MARKET WATCH: Crude oil futures prices mixed on OPEC, US inventory reports

Crude oil futures settlements were mixed Feb. 16 with US light, sweet crude oil price climbing slightly on the New York market while Brent crude oil prices fell on the London market.

Crude oil futures settlements were mixed Feb. 16 with US light, sweet crude oil price climbing slightly on the New York market while Brent crude oil prices fell on the London market.

US natural gas futures fell on Feb. 16, but Raymond James & Associates said, “2017 should prove to be a positive year for natural gas prices as demand will be pushed by exports of gas to Mexico and a continued ramp up of LNG exports.”

The US Energy Information Administration estimated natural gas in underground storage across the Lower 48 was 2.445 tcf as of Feb. 10, down 114 bcf from the previous week. Gas storage levels were 303 bcf less than last year at this time and 87 bcf above the 5-year average of 2.358 tcf, the Weekly Natural Gas Report said.

On oil markets, compliance with production cuts by the Organization of Petroleum Exporting Countries and some other major producers has supported oil prices, but that also provides incentive for additional US drilling. Baker Hughes Inc. was scheduled Feb. 17 to release its weekly US rotary rig count.

Harry Tchilinguirian, BNP Paribas head of commodity strategy, estimated 90% compliance by OPEC members of the agreed-upon production cut target of 1.2 million b/d.

“At current levels of compliance and for just a 6-month period, it will not allow them to achieve a goal of reducing global inventories back to their 5-year average, especially when you think about supply growing elsewhere diluting the impact of the cuts they are making,” Tchilinguirian said.

Raymond James & Associates suggests global inventories will begin to materially decline as global demand outstrips global supply regardless of OPEC’s output agreement. RJA noted in a research note that global oil inventories often “slosh around between countries and non-US data is often delayed and sketchy.”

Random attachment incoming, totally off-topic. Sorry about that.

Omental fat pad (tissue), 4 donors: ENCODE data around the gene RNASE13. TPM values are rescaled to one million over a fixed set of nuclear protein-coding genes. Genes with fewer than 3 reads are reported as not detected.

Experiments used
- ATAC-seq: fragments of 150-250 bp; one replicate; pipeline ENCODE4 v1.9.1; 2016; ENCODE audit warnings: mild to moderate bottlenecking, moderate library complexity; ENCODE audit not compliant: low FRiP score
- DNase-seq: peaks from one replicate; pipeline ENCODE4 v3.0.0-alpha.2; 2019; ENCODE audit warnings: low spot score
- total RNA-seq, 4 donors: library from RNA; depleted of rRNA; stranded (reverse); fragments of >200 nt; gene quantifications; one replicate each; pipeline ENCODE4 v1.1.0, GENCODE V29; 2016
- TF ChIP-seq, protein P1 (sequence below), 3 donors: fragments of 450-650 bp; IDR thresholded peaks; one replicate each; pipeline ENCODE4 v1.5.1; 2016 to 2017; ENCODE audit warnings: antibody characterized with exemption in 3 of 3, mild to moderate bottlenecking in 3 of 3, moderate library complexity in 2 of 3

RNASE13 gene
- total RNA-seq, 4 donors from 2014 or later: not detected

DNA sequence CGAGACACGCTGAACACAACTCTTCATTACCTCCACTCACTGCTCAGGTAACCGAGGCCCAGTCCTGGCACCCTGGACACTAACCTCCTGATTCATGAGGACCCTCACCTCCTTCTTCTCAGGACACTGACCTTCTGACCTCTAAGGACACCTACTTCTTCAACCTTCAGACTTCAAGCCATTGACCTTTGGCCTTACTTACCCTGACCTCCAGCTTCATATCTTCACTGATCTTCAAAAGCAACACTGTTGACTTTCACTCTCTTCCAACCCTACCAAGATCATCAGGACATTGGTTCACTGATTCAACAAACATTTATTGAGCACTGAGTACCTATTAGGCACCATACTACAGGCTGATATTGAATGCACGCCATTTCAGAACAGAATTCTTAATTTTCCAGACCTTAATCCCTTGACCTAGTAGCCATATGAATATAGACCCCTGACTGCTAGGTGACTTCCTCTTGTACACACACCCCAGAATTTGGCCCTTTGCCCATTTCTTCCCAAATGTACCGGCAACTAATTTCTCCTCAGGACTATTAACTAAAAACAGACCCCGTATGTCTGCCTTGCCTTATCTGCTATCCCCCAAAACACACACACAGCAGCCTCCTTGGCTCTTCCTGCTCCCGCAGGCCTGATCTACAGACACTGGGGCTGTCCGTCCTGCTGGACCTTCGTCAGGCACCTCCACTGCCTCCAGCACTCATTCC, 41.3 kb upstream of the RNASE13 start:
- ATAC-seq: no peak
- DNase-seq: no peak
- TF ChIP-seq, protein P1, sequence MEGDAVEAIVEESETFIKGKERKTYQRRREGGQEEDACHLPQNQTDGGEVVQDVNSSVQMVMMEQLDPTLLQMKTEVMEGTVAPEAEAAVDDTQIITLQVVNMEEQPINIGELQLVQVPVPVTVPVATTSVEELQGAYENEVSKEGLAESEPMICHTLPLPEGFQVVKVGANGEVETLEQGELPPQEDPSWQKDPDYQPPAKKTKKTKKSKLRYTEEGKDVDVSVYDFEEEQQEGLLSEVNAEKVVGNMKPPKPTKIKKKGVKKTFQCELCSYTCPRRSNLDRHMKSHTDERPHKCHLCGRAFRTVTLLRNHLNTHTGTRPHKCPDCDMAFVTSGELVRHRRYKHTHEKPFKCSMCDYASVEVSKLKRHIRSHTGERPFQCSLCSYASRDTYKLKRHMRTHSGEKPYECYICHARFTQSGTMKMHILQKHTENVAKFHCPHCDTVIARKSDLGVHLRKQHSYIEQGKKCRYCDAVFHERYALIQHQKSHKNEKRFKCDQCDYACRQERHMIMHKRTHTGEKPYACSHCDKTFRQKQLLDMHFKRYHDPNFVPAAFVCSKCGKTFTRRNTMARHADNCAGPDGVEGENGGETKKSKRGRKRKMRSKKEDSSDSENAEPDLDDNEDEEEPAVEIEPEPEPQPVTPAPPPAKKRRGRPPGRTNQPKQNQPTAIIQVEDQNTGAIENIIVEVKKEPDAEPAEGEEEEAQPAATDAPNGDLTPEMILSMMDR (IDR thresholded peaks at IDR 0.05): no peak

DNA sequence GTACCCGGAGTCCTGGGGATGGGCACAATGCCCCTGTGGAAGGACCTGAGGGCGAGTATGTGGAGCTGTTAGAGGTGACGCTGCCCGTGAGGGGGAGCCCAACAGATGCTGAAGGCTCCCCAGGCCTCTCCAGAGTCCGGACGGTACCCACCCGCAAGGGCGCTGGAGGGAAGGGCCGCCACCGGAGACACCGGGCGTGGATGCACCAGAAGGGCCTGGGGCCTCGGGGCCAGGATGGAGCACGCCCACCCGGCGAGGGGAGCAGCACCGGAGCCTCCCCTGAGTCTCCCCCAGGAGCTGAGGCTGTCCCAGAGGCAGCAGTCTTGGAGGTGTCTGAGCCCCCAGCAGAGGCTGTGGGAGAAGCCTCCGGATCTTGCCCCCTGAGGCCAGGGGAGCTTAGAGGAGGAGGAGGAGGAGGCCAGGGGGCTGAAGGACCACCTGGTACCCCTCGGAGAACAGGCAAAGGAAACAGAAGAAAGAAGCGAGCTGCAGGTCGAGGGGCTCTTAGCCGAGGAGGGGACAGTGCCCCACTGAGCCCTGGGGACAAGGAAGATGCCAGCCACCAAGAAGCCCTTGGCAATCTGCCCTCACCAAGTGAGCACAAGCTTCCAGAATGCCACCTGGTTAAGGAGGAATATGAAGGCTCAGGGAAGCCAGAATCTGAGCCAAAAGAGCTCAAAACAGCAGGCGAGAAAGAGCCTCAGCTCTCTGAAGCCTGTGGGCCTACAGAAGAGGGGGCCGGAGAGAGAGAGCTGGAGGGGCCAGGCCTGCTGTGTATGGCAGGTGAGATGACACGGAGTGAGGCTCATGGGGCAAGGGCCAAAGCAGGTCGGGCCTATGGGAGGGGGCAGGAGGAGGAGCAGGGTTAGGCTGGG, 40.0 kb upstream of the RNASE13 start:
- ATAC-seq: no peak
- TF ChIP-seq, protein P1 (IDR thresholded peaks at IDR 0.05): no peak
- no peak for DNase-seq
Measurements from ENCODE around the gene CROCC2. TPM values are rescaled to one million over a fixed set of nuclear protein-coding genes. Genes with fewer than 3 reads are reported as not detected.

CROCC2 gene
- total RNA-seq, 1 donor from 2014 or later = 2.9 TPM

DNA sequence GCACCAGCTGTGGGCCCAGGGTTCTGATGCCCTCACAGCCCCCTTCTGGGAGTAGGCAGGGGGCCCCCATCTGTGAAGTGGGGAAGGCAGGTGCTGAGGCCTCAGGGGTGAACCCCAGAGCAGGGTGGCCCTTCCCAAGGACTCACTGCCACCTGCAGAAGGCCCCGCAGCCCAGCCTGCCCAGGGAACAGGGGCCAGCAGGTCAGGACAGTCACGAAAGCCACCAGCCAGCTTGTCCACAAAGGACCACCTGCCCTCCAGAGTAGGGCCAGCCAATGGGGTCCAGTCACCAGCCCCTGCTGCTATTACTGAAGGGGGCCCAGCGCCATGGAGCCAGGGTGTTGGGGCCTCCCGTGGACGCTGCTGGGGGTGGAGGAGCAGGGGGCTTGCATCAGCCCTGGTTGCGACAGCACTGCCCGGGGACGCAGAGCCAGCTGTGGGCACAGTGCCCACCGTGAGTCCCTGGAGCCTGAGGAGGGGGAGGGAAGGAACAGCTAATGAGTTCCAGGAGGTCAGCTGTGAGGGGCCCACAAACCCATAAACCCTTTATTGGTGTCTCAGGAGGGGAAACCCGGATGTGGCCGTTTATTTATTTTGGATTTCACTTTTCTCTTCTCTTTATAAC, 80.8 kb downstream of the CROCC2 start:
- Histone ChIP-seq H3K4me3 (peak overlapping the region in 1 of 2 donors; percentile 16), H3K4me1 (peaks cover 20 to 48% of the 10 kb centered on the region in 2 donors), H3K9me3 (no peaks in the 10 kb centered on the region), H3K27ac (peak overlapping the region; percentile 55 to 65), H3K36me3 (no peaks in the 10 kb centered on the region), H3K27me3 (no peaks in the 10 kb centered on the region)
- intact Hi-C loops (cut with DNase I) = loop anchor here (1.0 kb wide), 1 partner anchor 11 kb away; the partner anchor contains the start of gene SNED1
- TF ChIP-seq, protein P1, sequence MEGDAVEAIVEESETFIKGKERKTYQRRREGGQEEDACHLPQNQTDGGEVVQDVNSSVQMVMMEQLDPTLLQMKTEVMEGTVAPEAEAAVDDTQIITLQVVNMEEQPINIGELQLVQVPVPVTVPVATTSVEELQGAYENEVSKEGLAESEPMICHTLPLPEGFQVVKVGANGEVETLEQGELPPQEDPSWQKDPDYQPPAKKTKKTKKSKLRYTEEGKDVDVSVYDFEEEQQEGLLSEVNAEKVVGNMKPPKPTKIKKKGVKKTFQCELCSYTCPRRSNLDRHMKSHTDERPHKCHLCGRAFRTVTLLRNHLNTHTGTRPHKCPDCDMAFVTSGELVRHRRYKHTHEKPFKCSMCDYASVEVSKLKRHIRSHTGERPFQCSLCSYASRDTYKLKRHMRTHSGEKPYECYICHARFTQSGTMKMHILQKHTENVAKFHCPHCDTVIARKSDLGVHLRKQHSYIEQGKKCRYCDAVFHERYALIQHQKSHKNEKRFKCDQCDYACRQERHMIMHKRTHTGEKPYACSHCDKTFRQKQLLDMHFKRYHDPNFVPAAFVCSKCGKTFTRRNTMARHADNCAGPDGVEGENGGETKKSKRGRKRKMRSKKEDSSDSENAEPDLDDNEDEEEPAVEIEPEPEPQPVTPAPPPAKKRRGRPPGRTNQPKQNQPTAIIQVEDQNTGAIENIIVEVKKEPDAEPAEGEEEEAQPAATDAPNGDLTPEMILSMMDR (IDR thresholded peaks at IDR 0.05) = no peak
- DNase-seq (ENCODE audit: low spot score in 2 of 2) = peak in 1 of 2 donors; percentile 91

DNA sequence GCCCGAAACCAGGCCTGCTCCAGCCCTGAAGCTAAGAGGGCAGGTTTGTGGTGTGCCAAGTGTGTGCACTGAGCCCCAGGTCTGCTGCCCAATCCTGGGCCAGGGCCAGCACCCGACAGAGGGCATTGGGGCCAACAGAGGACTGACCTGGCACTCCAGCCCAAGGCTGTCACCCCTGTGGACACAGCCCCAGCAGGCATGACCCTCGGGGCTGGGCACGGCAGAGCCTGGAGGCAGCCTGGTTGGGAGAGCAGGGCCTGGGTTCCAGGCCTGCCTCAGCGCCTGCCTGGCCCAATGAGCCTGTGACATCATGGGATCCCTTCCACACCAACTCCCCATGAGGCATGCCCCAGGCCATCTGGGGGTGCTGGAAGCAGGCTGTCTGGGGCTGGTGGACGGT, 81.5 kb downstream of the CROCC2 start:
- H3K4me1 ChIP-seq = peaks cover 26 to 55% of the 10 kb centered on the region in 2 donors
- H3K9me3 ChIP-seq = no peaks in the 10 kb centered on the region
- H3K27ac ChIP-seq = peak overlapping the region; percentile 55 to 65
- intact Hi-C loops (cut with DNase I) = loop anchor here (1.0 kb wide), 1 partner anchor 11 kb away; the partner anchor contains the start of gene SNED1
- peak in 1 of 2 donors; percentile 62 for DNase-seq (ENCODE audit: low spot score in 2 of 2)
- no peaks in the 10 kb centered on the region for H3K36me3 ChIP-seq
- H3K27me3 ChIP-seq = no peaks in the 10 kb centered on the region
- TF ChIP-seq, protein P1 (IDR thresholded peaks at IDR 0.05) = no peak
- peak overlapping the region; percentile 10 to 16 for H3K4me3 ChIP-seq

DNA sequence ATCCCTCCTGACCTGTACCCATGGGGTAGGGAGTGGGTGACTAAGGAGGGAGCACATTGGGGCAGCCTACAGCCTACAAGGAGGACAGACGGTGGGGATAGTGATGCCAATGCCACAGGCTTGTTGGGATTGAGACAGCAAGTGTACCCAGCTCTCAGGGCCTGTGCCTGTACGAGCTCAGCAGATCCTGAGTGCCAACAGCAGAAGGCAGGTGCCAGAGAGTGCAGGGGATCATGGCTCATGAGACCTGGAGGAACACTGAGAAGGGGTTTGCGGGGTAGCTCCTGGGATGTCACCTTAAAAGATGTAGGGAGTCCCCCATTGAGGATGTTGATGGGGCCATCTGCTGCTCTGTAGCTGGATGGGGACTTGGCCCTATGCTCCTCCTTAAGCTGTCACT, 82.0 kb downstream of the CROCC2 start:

J. Marshall Adkins of RJA in Houston said, “US oil inventories have exploded upward.” EIA estimated US commercial crude oil inventories, excluding the Strategic Petroleum Reserve, increased by 9.5 million bbl to a record higher 518.1 million bbl for the week ended Feb. 10.

Energy prices

The crude oil contract for March delivery on the New York Mercantile Exchange gained 25¢ on Feb. 16 to $53.36/bbl. The April contract was up 15¢ to $53.75/bbl.

US natural gas futures for March delivery fell 7¢ to a rounded $2.85/MMbtu. The spot gas price at the Henry Hub in Cushing, Okla., declined 10¢ to $2.82/MMbtu.

Heating oil for March edged down less a penny to remain at a rounded $1.63/gal. Reformulated gasoline stock for oxygenate blending for March dropped 2¢ to a rounded $1.53/gal.

The Brent crude contract for April on London’s ICE was down 10¢ to $55.65/bbl. The Brent May contract fell 10¢ to $56/bbl. Gas oil for March closed at $491/tonne, down $3.

The average price for OPEC’s basket of benchmark crudes on Feb. 16 was $53.14/bbl, up 4¢.

Contact Paula Dittrick at paulad@ogjonline.com.

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